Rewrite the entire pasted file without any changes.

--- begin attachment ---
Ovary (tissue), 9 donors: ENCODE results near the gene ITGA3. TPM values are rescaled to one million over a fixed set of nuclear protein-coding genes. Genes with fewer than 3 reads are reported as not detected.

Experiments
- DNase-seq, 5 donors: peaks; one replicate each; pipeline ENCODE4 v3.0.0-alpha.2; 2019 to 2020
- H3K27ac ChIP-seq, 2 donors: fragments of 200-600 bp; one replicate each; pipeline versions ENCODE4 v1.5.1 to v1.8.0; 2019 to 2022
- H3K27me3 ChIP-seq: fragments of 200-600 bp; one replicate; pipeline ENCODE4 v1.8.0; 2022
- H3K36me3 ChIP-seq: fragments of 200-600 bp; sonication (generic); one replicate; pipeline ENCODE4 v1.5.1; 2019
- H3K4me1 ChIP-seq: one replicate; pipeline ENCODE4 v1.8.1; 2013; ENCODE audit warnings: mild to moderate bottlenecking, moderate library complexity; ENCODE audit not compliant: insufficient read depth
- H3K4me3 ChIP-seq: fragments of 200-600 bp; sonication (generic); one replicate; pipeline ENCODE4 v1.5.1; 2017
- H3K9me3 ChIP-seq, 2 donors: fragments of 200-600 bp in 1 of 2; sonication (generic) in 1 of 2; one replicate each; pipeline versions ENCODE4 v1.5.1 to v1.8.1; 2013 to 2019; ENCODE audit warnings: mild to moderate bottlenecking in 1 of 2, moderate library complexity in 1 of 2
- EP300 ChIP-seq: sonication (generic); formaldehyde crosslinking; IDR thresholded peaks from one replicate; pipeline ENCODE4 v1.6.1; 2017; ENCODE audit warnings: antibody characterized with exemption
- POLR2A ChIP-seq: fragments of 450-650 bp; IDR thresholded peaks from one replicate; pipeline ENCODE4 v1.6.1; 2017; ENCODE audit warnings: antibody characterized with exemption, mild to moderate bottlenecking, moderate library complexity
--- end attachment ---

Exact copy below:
Ovary (tissue), 9 donors: ENCODE results near the gene ITGA3. TPM values are rescaled to one million over a fixed set of nuclear protein-coding genes. Genes with fewer than 3 reads are reported as not detected.

Experiments
- DNase-seq, 5 donors: peaks; one replicate each; pipeline ENCODE4 v3.0.0-alpha.2; 2019 to 2020
- H3K27ac ChIP-seq, 2 donors: fragments of 200-600 bp; one replicate each; pipeline versions ENCODE4 v1.5.1 to v1.8.0; 2019 to 2022
- H3K27me3 ChIP-seq: fragments of 200-600 bp; one replicate; pipeline ENCODE4 v1.8.0; 2022
- H3K36me3 ChIP-seq: fragments of 200-600 bp; sonication (generic); one replicate; pipeline ENCODE4 v1.5.1; 2019
- H3K4me1 ChIP-seq: one replicate; pipeline ENCODE4 v1.8.1; 2013; ENCODE audit warnings: mild to moderate bottlenecking, moderate library complexity; ENCODE audit not compliant: insufficient read depth
- H3K4me3 ChIP-seq: fragments of 200-600 bp; sonication (generic); one replicate; pipeline ENCODE4 v1.5.1; 2017
- H3K9me3 ChIP-seq, 2 donors: fragments of 200-600 bp in 1 of 2; sonication (generic) in 1 of 2; one replicate each; pipeline versions ENCODE4 v1.5.1 to v1.8.1; 2013 to 2019; ENCODE audit warnings: mild to moderate bottlenecking in 1 of 2, moderate library complexity in 1 of 2
- EP300 ChIP-seq: sonication (generic); formaldehyde crosslinking; IDR thresholded peaks from one replicate; pipeline ENCODE4 v1.6.1; 2017; ENCODE audit warnings: antibody characterized with exemption
- POLR2A ChIP-seq: fragments of 450-650 bp; IDR thresholded peaks from one replicate; pipeline ENCODE4 v1.6.1; 2017; ENCODE audit warnings: antibody characterized with exemption, mild to moderate bottlenecking, moderate library complexity